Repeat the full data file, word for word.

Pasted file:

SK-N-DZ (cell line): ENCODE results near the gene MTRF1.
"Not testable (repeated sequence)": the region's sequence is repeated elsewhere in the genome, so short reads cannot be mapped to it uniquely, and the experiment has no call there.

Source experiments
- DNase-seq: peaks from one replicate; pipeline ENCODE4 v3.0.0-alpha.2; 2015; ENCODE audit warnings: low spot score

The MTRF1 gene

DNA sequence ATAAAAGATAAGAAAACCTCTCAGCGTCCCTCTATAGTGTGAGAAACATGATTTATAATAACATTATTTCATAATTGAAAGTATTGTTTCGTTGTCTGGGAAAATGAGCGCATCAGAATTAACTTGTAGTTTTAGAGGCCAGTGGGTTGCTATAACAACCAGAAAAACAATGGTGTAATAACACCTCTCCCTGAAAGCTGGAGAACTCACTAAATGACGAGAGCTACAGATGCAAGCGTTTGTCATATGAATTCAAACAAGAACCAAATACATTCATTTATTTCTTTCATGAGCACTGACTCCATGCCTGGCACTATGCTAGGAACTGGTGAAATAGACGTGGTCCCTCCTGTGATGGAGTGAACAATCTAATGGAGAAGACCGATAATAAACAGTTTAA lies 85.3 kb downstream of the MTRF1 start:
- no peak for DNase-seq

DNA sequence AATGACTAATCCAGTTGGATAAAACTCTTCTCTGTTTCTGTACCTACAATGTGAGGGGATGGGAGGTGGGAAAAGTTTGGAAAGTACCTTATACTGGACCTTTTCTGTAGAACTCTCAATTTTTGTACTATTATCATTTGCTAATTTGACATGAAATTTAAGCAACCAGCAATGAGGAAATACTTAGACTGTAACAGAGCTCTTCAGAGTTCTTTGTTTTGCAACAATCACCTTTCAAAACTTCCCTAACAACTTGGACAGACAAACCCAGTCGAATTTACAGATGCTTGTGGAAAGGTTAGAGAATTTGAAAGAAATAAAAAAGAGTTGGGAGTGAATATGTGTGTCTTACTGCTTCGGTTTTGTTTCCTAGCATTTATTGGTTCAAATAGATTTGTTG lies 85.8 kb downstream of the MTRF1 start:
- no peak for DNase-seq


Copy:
SK-N-DZ (cell line): ENCODE results near the gene MTRF1.
"Not testable (repeated sequence)": the region's sequence is repeated elsewhere in the genome, so short reads cannot be mapped to it uniquely, and the experiment has no call there.

Source experiments
- DNase-seq: peaks from one replicate; pipeline ENCODE4 v3.0.0-alpha.2; 2015; ENCODE audit warnings: low spot score

The MTRF1 gene

DNA sequence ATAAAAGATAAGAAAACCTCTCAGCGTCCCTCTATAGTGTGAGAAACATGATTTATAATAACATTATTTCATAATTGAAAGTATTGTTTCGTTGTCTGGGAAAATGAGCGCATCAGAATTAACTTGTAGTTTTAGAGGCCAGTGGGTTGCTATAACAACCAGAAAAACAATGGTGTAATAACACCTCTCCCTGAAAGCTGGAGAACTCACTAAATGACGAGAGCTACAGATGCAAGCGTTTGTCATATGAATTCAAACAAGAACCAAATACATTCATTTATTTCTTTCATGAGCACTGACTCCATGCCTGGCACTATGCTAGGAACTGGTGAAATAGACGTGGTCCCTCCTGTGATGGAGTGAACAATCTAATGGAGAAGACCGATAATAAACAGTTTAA lies 85.3 kb downstream of the MTRF1 start:
- no peak for DNase-seq

DNA sequence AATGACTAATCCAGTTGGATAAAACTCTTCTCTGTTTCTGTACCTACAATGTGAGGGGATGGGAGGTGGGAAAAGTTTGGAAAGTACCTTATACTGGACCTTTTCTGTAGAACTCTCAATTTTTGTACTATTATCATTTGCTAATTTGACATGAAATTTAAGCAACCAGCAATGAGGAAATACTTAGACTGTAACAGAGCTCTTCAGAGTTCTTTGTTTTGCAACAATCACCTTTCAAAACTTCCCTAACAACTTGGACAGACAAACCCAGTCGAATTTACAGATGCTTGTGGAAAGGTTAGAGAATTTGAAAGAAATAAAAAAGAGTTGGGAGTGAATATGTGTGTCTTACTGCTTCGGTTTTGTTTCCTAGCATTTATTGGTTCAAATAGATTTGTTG lies 85.8 kb downstream of the MTRF1 start:
- no peak for DNase-seq